In producing this work Wright has taken a bad, B-movie and elevated it into something captivating and provocative. Giving the viewer the chance to use their imagination and to react to what is being told to them —either via the subtitles or by The Describer— proves more effective and powerful an experience than watching the real film. Here we see the truth of the old saying that it is indeed, the singer and not the song.

Wright filmed Blind Man’s Bluff in his downtown Kitchener studio in what was once a ballroom for the Masonic lodge. The experience of that actual filming was somewhat surreal. Wright filmed Sapp as Sapp watched the film and described what he saw. Sometimes we see close-ups of Sapp’s face. Other times —during subtitles— Sapp is seen drinking, staring off into the distance or otherwise ignoring and disassociating himself from the film. The stage area is also very much in view. In effect, Wright is drawing the viewer’s attention to the constructs which are normally hidden away in the film making process. The audience is presented with the myriad artificial or staged aspects which are used in film making to suspend our disbelief.

Nonetheless, the emotive but abstracted experience of the film as defined by The Describer proves compelling. While not a parody per se, Wright’s film undoubtedly references the popularity of "Director’s talks" as found on many DVDs. In these the directors discuss the process of filmmaking and the practice they used in producing and defining their work. Their talks assume the stature of metanarrative, implying that theirs is the only way to view and understand the film. The use of this metanarrative becomes a means of controlling the experience and interpretation of viewers. Wright’s Blind Man’s Bluff gleefully undermines this. It is this subversion of experience or roles which breaks this work out of narrative and into the realm of metanarrative, whereby many interpretations are possible. There is no absolute in this film – the experience of it remains personal.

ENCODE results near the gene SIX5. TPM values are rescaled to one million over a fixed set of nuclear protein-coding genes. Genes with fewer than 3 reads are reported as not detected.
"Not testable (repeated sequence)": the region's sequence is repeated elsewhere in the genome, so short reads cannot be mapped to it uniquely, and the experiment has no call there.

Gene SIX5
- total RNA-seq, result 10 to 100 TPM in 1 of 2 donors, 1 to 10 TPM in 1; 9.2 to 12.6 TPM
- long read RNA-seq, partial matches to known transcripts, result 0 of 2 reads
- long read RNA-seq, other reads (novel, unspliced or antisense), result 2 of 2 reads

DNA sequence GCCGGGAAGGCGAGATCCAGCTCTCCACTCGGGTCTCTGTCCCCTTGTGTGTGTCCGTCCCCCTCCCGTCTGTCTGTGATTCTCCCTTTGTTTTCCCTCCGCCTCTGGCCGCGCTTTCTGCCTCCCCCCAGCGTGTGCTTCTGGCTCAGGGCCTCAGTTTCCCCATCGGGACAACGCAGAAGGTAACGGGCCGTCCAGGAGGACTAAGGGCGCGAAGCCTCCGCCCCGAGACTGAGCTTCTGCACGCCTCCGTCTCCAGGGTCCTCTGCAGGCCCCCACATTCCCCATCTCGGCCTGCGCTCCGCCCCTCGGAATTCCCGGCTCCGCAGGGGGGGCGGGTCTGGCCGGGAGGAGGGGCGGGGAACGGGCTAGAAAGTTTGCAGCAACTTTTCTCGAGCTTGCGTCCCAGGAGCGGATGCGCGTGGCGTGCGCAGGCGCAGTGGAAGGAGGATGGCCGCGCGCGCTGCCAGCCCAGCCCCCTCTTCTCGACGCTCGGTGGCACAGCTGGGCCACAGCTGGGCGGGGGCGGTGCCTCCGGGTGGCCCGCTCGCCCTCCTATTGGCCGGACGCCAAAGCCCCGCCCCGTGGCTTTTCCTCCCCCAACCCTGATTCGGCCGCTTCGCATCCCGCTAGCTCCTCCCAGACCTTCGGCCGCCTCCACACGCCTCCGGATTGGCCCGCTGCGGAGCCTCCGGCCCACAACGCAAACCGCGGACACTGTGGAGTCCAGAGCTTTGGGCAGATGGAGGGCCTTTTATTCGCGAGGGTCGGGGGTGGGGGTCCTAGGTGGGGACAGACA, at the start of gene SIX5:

Wright's 'Other Fictions' come in the form of photographic prints. Accompanying the video is a single image similarly titled Bluff. It depicts a large, remarkably 'real', artificial wall of rock prominently displayed in front of an industrial building. The image was shot in the yard of a company that constructs artificial rocks and trees out of fibre-glass and concrete for domestic and commercial landscaping. Here, the machinations of artifice are presented in the guise of the natural. The visual and word play continues: this is essentially a fake cliff — a 'bluff bluff'. Wright's photographs consistently challenge us to fall in and out of narratives of the real and perceived, between the narrative of filmmaking and that of the film itself.

Andrew Wright’s work is provocative. As with the traditional children’s game of Blind Man’s Bluff, where a blindfolded player uses sound over sight to find other players, Wright’s work insists that we use other senses than sight in order to understand and deconstruct the narratives and representations which he presents us. And in doing so he renders Blind Man’s Bluff & Other Fictions as full of art as it is artful.

—Virginia M. Eichhorn
V.M Eichhorn is the Director of the Thom Thompson Memorial Art Gallery